Taroko for their notebooks (at least for these I have) uses 68 gsm grade Tomoe River paper. Each notebook contains 64 pages ( 32 sheets) . The A5 notebook I received for review is made out of white paper. In fact, white paper has very subtle creamy hint which I really like. The two Midori size inserts I have are made of white and truly creamy type of paper respectively. Because Tomoe River paper is available as blank sheets, Taroko is offering three types of press printed pattern they do themselves: graph (or squared), dotted and ruled. I must say Taroko did a vary good job and the patterns are very well printed and all lines and dots are visible but not overwhelming. They also offer blank notebooks too. Dots in A5 are evenly distributed and the way each sheet is cut makes all pages within notebook look very consistent. Interestingly, the line position in Midori size ruled notebook varies slightly from page to page. But this is very minor issue an possibly most people will not notice it to be absolutely honest. It may be also an older batch.
Just a quick update. My review of J. Herbin – Vert Olive ink is live, so please have a look. Possibly not for everyone, but still this is very interesting ink and colour.
There is quite few different reviews in the pipeline on the write up stage being very close to completion. These are (in no particular order):
- Taroko notebooks with Tomoe River paper
- J. Herbin – Lie de The
- J. Herbin – Larmes de cassis
- KWZ – Flame Red
- KWZ – Grey Plum
- Pelikan M805 (F)
- Platinium Century 3776 (Soft Fine)
….so, stay tuned folks 🙂
Recently I was asked many times about my still clumsy handwriting or penmanship if you like. I am really pleased that you enjoy to watch it. Thank you! Many people who contacted me or commented my posts in here, Instagram, FB and other social media I share asked number of very interesting questions. Among them there were always the same questions regarding technique I have, other techniques, where to start, are there any resources which help, or do I have any hints, etc?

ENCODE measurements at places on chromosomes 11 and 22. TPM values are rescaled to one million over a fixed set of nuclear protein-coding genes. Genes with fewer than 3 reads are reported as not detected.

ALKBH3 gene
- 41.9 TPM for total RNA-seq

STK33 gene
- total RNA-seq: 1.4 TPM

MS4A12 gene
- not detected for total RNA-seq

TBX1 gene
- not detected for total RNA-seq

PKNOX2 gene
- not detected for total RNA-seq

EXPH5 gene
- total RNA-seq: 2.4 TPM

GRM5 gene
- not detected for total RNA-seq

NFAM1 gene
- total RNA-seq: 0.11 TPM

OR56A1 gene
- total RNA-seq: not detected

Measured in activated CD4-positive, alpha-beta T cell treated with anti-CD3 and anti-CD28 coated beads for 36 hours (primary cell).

I am working on my handwriting bit more seriously over last two – three year or so. Beforehand I use to write but my handwriting was rather choppy and chaotic and even if I thought that it looked cool from my current perspective it was awful. Obviously, this is a natural and self critique (if stimulating) is a good thing.
When I joined Fountain Pen Network group on FB there were always many people who already show excellent handwriting skills. The person who really inspired me at the very beginning of my journey was Hector Padilla. His handwriting with fountain pens is mesmerising. The most striking thing I picked up watching him writing is the rhythm and dynamics he has. His down strokes are slower, more elaborative, whereas up strokes are much quicker and lighter at the same time.
The rhythm and dynamics are very important. They are as important as in music but also in drawing and painting. We humans love rhythm and patterns and most things around as is built this way. Just look around. In penmanship dynamic and rhythm give a flavour to written words. Very closely related aspect to his is consistency. By consistency I mean couple of things like spacing between letters but also within letters, the height and width of the letters and and the way you write them so the particular letters will not differ from each other (shape, slant height and so one).